The church was dedicated to St. Nicholas of Myre (now in Turkey), the patron saint of merchants and sailors. The construction of the church began about 1200 and lasted for about two centuries, displaying an exemplary regional style called Scheldt Gothic (named after the nearby river) in one variation or another. The interiors were eventually gutted, and a Baroque style was utilized in the interior spaces and the west gateway to the Korenmarkt up until about 1681.
The church fell into disrepair for ages and campaigns to restore the building have had moderate degrees of success. Currently there are still parts of the church undergoing repairs, namely the nave. The interior is relatively quiet and not too crowded with tourists, a perfect place for meditation or just quiet appreciation of the ecclesiastical architecture. There are several interesting exterior views of the “back” end of the church, the east end towards the Belfort. If you climb to the top of the Belfort, there is a postcard-type shot of St. Nicholas for you to marvel at.
St. Nicholas Church faces the Korenmarkt (Cereal Market), a busy area with cafes, tram traffic, and shoppers on the go. On the other side, the facade of the Masons’ Guild Hall stands out. The building dates from the 16th Century, but the eyes are drawn to the six dynamic figures delicately perched atop the recently renovated facade. The figures were created by Walter de Buck, a versatile local who is a sculptor and folk singer. The elevation also features a relief of the Maid of Ghent and the lion, a pair that is a recurring symbol of Ghent.
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From journal Bill in Belgium - GHENT
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October 26, 2003
An older church stood here until the 12th century, when it burned down. Because of their growing wealth, the citizens of Ghent were able to build a new and much bigger church. The present-day St Nicholas dates from between 1220 and 1250. In the 14th century, they stabilised the tower, which required enlarging the church.
The tower had a brief spell of glory as belfry and watchtower until the real belfry was ready. Functioning as treasury and watchtower, it represented the real power in the city.
The style of Saint Nicholas is the so-called "Scheldt Gothic Style." It differs from the later Brabantine Gothic Style because of the use of the blue-grey stone from the Tournai area. The city of Tournai with its stone quarries in southern Belgium lies at the river Scheldt. In the Middle Ages, other cities at the river, such as Ghent, received stone from Tournai by water shipments. Also typical for this style is that the main tower stands above the crossing of the church, instead of above the western entrance, the latter being more typical for the Brabantine Gothic Style.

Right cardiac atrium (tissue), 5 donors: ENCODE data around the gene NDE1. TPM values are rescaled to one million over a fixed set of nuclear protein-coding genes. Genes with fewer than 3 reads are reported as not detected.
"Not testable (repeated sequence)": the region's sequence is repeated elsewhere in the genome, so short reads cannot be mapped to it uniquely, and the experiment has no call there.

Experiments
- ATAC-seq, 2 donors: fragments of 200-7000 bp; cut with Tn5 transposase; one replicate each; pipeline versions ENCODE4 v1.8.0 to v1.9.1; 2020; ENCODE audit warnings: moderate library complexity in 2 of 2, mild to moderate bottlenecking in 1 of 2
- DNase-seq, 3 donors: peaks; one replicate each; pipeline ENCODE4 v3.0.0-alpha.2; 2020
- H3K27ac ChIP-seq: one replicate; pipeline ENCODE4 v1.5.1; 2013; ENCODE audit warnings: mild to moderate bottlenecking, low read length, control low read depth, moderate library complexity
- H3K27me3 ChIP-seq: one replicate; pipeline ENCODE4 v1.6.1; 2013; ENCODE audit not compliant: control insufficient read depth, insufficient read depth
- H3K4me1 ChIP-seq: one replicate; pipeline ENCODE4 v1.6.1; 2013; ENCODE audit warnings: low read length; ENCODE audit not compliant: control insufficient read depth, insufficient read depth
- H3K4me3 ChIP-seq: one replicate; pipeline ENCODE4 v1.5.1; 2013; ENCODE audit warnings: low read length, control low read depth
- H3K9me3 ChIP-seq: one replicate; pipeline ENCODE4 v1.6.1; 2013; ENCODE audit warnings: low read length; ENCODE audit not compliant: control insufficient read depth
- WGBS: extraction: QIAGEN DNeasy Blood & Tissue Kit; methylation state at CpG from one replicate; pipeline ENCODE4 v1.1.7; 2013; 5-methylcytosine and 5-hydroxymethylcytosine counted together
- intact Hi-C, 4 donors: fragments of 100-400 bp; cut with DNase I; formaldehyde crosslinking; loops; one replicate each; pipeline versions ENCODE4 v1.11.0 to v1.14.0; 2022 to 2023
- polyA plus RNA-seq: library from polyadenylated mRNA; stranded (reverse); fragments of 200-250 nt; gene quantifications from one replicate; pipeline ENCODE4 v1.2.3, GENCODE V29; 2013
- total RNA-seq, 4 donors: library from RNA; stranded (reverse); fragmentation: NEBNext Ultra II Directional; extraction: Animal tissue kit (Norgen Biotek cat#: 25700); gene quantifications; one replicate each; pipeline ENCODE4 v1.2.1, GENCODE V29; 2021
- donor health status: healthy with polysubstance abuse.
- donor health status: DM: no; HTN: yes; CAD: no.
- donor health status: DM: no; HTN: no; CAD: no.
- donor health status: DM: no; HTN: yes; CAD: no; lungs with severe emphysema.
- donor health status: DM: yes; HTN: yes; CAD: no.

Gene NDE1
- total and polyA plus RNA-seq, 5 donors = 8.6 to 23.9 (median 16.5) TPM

The church did not survive the centuries without damages. In 1566, during the Iconoclasm, a group of Protestants destroyed the Gothic decorations because they no longer believed in worshipping statues and paintings. During the French Revolution, when the French revolutionary army attacked Ghent, they used the Saint Nicholas church as a stable. After many discussions, restoring the church started in the 19th century. The building looked like a ruin and nobody was sure what the church originally looked like. This reconstruction continues today, but the Saint Nicholas church now once again counts among the most impressive monuments of Ghent. It however lacks the rich endowments of artwork owned by many other Belgian churches and cathedrals.
In studying a leaflet available in the church I came across these words, which describe the church better than I can.
"When you enter through the side door you are in a space of rich symbolism:
High walls and vaults, arches and domes draw our attention upwards.
The beautiful floor and raised altar keep our gaze on the earth.
The windows admit the natural light abundantly and at the same time are a look-out to the outside world.
The church has been built facing the east, because of the rising sun, symbol of Christ: in this position you will find the sanctuary.
On the right hand side in one of the chapels is the baptismal font, source of new life.
In the left-hand chapels the statues of our Lady and St. Nicholas signify the invisible Church, the communion of saints."
From journal Ghent – showcase of Flemish Wealth & Architecture
March 22, 2001
From journal A day with a monk in Ghent